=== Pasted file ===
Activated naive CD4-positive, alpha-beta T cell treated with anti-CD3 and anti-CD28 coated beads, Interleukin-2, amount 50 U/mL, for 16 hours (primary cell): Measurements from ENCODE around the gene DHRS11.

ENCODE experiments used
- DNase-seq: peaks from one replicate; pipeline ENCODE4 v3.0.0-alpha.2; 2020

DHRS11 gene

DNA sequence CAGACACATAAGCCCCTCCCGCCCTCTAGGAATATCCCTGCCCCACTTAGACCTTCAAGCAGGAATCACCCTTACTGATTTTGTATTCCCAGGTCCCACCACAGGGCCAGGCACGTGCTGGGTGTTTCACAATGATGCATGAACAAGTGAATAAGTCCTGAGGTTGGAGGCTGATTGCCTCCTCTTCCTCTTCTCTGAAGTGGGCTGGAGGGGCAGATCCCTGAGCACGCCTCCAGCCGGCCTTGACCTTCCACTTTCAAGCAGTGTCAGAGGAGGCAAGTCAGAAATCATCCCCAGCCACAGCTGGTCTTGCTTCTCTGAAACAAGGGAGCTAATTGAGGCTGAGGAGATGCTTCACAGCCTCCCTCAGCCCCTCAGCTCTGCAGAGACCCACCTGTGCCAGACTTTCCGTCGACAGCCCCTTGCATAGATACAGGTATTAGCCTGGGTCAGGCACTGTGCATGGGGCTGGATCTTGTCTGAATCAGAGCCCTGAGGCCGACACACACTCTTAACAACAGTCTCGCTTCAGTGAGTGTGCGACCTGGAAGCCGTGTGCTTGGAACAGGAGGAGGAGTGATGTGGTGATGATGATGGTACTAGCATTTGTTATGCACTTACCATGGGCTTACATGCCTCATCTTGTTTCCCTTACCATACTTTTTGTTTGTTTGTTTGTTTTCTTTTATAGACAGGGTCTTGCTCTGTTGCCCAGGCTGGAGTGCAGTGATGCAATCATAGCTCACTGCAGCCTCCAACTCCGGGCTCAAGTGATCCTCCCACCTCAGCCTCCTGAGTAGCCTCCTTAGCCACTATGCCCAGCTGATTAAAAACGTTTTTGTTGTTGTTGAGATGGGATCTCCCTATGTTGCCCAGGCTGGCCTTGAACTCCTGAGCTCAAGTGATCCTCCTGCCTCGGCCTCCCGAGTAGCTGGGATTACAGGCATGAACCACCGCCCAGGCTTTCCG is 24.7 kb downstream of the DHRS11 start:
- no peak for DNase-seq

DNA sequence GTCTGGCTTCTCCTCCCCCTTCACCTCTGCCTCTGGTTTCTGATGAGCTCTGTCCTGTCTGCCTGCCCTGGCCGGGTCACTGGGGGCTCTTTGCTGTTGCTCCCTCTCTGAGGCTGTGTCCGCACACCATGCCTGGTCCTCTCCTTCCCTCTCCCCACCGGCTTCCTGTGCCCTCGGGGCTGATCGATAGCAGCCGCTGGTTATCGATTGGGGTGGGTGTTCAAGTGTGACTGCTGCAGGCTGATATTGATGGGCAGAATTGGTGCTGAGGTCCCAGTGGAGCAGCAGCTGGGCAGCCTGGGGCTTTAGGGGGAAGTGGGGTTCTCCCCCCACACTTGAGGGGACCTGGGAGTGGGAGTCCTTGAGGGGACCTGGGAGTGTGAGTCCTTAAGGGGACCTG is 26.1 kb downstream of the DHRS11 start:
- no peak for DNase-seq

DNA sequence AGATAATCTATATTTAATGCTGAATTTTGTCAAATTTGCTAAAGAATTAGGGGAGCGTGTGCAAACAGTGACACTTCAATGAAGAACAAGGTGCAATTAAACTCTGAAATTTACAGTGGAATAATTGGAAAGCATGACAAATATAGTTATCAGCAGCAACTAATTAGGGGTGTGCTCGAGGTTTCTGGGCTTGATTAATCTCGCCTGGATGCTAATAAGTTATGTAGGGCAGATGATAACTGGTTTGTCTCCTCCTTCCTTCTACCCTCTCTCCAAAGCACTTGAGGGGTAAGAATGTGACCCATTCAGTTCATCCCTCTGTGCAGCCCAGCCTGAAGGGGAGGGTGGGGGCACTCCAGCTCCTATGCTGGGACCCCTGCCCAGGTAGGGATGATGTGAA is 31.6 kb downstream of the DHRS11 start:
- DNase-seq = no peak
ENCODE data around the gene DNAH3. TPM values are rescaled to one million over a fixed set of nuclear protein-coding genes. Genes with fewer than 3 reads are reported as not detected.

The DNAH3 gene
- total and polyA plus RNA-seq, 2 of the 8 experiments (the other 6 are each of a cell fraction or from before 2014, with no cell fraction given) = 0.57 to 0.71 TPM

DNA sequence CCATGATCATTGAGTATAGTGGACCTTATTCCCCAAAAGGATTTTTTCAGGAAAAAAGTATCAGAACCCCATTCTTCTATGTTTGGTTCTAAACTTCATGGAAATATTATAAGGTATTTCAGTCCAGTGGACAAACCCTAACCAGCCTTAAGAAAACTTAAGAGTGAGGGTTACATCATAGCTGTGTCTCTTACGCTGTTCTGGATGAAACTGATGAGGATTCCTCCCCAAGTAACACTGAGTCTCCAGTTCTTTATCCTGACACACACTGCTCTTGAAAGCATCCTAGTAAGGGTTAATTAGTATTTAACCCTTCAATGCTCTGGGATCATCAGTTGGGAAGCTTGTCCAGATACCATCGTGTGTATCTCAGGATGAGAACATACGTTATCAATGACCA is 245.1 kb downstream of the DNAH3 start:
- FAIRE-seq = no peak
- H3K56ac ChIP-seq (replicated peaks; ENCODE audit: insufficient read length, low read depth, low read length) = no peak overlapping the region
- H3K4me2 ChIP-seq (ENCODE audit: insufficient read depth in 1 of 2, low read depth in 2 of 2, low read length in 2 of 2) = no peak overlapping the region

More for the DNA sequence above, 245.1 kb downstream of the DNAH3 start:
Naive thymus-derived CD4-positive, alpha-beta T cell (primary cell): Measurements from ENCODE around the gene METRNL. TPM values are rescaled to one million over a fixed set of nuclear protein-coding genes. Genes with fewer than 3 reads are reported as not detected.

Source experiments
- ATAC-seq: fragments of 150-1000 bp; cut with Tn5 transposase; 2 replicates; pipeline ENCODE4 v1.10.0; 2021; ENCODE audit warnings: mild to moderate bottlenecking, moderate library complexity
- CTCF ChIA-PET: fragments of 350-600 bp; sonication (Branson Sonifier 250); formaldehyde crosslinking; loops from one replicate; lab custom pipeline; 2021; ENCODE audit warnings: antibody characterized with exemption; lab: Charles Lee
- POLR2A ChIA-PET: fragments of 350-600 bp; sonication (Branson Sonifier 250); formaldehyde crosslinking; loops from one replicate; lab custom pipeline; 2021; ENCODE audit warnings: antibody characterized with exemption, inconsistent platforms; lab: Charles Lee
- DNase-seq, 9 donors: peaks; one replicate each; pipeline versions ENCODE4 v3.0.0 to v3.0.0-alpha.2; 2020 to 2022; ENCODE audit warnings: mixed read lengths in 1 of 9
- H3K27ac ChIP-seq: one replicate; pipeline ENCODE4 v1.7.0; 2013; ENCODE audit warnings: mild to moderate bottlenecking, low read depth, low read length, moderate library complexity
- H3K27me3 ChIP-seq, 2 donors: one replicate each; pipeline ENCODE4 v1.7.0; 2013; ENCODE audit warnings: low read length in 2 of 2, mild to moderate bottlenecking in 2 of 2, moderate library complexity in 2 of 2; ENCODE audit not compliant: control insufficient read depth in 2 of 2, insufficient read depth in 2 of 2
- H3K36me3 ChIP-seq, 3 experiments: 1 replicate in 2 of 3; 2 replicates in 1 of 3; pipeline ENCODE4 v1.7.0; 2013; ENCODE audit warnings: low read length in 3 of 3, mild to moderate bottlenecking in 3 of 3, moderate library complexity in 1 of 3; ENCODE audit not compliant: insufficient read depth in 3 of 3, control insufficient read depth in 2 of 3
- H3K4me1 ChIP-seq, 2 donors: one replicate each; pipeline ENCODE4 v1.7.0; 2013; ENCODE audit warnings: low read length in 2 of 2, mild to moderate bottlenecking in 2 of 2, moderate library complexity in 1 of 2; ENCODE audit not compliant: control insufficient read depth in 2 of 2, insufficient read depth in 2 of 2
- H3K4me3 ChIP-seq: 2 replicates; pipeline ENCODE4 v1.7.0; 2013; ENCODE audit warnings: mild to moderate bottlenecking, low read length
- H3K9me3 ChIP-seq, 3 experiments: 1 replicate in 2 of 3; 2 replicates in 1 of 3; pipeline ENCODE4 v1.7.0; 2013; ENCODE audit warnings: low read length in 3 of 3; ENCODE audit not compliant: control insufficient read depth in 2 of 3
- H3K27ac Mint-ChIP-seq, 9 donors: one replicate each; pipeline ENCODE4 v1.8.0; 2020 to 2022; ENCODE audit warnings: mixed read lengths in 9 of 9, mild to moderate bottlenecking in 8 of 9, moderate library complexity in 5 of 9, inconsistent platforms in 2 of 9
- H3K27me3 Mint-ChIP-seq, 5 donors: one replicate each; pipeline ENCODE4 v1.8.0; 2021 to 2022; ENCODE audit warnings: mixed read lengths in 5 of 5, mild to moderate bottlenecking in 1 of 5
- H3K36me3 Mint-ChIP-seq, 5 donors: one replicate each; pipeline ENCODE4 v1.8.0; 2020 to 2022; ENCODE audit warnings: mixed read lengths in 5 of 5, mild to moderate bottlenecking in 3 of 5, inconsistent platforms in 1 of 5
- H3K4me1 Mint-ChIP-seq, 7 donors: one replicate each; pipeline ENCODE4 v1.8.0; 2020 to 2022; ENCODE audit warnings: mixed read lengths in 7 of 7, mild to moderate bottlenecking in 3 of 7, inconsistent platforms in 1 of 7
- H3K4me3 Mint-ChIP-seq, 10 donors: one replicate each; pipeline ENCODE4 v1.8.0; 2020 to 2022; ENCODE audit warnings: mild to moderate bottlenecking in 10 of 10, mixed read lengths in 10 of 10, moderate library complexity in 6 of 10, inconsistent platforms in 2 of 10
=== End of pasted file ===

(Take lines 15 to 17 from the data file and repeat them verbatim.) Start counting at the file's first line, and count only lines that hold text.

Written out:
- FAIRE-seq = no peak
- H3K56ac ChIP-seq (replicated peaks; ENCODE audit: insufficient read length, low read depth, low read length) = no peak overlapping the region
- H3K4me2 ChIP-seq (ENCODE audit: insufficient read depth in 1 of 2, low read depth in 2 of 2, low read length in 2 of 2) = no peak overlapping the region